Archive for the ‘Music’ Category

HIDING IN PLAIN SIGHT: Folk Masters of Massachusetts Showcase Concert

Tuesday, April 11th, 2017

We are excited to announce a May 14 showcase concert featuring the excellence and diversity of music and dance traditions thriving in Massachusetts today. Performers are past or current recipients of an Artist Fellowship or Traditional Arts Apprenticeship, prestigious awards granted by the Massachusetts Cultural Council.

Come experience a Dominican carnival procession led by Stelvyn  Mirabal, then be enthralled by leading exponents of South Indian vocals, violin, and percussion, Irish flute, uilleann pipe and old style step dance, and West African balafon (xylophone), djembe drum, and ceremonial dance. The concert will take place at the stunningly beautiful Shalin Liu Performance Center in Rockport, Massachusetts on Sunday May 14 at 5:00 pm.

Carnatic music of South India is one of the oldest music systems in the world. Built upon talas (rhythmic cycles) and ragas (melodic scales), the basic transmission of this venerable South Indian tradition is done via face-to-face lessons in which the guru vocalizes first and then demonstrates the lesson.

  

   

Irish tradition has deep roots in Massachusetts. Tunes once played at crossroad dances traveled the ocean in the hearts, hands, and feet of Irish immigrants. Boston in known for its active scene of pub sessions, concerts, competitions, and classes.

  

  

In parts of Mali, West Africa, dance, music, and song are an integral part of everyday life. Birth, death, initiation rites, and marriage are all marked with specific dances and songs. Many musicians and dancers are hereditary artists, meaning they are born into the tradition.

 

The concert will take place at the stunningly beautiful Shalin Liu Performance Center in Rockport, Massachusetts on Sunday May 14 at 5:00 pm.  A perfect outing for Mother’s Day!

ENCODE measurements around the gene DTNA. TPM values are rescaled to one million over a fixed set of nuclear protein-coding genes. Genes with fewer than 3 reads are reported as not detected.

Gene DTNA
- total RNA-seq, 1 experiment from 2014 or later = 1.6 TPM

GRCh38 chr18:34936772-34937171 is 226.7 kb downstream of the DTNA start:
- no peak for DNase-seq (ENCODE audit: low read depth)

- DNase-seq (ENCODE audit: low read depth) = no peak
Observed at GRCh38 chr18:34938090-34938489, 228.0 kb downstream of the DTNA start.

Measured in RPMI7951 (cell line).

Maggie Holtzberg runs the Folk Arts & Heritage Program at the Massachusetts Cultural Council.

 

Fellows Notes: Shannon Heaton launches “Irish Music Stories” podcast

Tuesday, February 14th, 2017

Shannon Heaton_facing forward_smaller

Shannon Heaton (MCC Artist Fellow 2016) has just launched the inaugural episode of her podcast, “Irish Music Stories.”  She takes us from Boston to Chicago to County Clare, Ireland, where we hear from young players and older masters alike. They reflect on the tunes and how they are learned, the excitement of competing in competitions, and the sense of community that is forged through the multi-generational sharing of the music. It’s like a Valentine’s Day gift to Irish traditional music lovers around the world.  Great work Shannon. We look forward to hearing more episodes.

 

Riding the Wave of Ukulele Popularity

Thursday, December 1st, 2016

magicfluke_sign

Drive along Route 7 in the Southern Berkshire town of Sheffield, Massachusetts and it’s hard to miss The Magic Fluke Company. Founded by Dale and Phyllis Webb in 1999, the company turns out several thousand musical instruments a year. All design, finishing, and assembly takes place inside a timber-framed manufacturing facility, whose solar panels provide electricity.

magicfluke_exterior

The Webbs and their half dozen employees pride themselves on making musical instruments that sound great, are well designed and affordable, and are assembled from mostly locally sourced materials and parts. “We are not luthiers,” Phyllis said, “although the instruments are all hand done. Dale’s design is innovative, bringing together injection molded parts and wood.” Phyllis credits her brother, Jumpin Jim Beloff, for the recent wave in popularizing and teaching the ukulele. Jim’s numerous instruction manuals line a shelf in the showroom. The ukulele’s wide appeal is easy to understand.  “It’s the easiest instrument on the planet to learn to play,” Phyllis say, adding that “it brings people together, it’s affordable, and because of the composite . . . it can take a beating.”